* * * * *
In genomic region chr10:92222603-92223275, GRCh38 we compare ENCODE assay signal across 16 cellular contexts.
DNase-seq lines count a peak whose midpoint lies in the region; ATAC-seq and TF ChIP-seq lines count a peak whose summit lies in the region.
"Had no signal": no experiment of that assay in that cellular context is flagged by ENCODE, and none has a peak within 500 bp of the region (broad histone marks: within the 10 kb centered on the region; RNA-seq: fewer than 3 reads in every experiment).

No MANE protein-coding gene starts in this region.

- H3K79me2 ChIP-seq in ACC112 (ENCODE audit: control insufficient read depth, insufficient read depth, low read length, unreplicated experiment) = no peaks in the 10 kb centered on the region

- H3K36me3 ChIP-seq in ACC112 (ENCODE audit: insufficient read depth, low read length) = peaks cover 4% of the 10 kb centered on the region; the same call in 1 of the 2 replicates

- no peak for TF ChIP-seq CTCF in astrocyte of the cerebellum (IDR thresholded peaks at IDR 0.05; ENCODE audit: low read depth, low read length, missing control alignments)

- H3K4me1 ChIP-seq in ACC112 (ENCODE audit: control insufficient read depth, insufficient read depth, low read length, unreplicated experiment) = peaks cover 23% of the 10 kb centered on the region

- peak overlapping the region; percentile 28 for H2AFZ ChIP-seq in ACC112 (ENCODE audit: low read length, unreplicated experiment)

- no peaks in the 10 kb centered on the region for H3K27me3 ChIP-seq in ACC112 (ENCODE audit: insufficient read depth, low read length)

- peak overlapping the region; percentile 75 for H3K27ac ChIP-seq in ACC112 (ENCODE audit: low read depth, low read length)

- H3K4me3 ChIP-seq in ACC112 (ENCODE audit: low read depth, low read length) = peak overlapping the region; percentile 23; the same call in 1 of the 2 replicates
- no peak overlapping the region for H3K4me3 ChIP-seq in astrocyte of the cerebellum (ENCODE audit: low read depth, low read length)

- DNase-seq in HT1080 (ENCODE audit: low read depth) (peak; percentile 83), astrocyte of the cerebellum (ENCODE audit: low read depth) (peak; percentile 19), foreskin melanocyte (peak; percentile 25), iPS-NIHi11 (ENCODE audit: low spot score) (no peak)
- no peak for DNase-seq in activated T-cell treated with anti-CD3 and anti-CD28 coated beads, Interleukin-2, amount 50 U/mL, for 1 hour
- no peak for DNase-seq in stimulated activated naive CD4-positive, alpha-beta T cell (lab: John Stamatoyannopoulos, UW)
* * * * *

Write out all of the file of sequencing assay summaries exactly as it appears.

In genomic region chr10:92222603-92223275, GRCh38 we compare ENCODE assay signal across 16 cellular contexts.
DNase-seq lines count a peak whose midpoint lies in the region; ATAC-seq and TF ChIP-seq lines count a peak whose summit lies in the region.
"Had no signal": no experiment of that assay in that cellular context is flagged by ENCODE, and none has a peak within 500 bp of the region (broad histone marks: within the 10 kb centered on the region; RNA-seq: fewer than 3 reads in every experiment).

No MANE protein-coding gene starts in this region.

- H3K79me2 ChIP-seq in ACC112 (ENCODE audit: control insufficient read depth, insufficient read depth, low read length, unreplicated experiment) = no peaks in the 10 kb centered on the region

- H3K36me3 ChIP-seq in ACC112 (ENCODE audit: insufficient read depth, low read length) = peaks cover 4% of the 10 kb centered on the region; the same call in 1 of the 2 replicates

- no peak for TF ChIP-seq CTCF in astrocyte of the cerebellum (IDR thresholded peaks at IDR 0.05; ENCODE audit: low read depth, low read length, missing control alignments)

- H3K4me1 ChIP-seq in ACC112 (ENCODE audit: control insufficient read depth, insufficient read depth, low read length, unreplicated experiment) = peaks cover 23% of the 10 kb centered on the region

- peak overlapping the region; percentile 28 for H2AFZ ChIP-seq in ACC112 (ENCODE audit: low read length, unreplicated experiment)

- no peaks in the 10 kb centered on the region for H3K27me3 ChIP-seq in ACC112 (ENCODE audit: insufficient read depth, low read length)

- peak overlapping the region; percentile 75 for H3K27ac ChIP-seq in ACC112 (ENCODE audit: low read depth, low read length)

- H3K4me3 ChIP-seq in ACC112 (ENCODE audit: low read depth, low read length) = peak overlapping the region; percentile 23; the same call in 1 of the 2 replicates
- no peak overlapping the region for H3K4me3 ChIP-seq in astrocyte of the cerebellum (ENCODE audit: low read depth, low read length)

- DNase-seq in HT1080 (ENCODE audit: low read depth) (peak; percentile 83), astrocyte of the cerebellum (ENCODE audit: low read depth) (peak; percentile 19), foreskin melanocyte (peak; percentile 25), iPS-NIHi11 (ENCODE audit: low spot score) (no peak)
- no peak for DNase-seq in activated T-cell treated with anti-CD3 and anti-CD28 coated beads, Interleukin-2, amount 50 U/mL, for 1 hour
- no peak for DNase-seq in stimulated activated naive CD4-positive, alpha-beta T cell (lab: John Stamatoyannopoulos, UW)